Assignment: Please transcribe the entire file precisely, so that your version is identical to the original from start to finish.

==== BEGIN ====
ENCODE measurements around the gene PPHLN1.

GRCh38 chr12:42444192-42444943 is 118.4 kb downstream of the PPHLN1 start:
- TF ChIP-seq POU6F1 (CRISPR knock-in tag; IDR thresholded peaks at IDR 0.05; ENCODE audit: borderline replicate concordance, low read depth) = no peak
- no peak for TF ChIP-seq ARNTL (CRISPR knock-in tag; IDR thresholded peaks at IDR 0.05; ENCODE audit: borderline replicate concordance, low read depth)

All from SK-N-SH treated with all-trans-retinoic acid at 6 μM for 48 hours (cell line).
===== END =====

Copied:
ENCODE measurements around the gene PPHLN1.

GRCh38 chr12:42444192-42444943 is 118.4 kb downstream of the PPHLN1 start:
- TF ChIP-seq POU6F1 (CRISPR knock-in tag; IDR thresholded peaks at IDR 0.05; ENCODE audit: borderline replicate concordance, low read depth) = no peak
- no peak for TF ChIP-seq ARNTL (CRISPR knock-in tag; IDR thresholded peaks at IDR 0.05; ENCODE audit: borderline replicate concordance, low read depth)

All from SK-N-SH treated with all-trans-retinoic acid at 6 μM for 48 hours (cell line).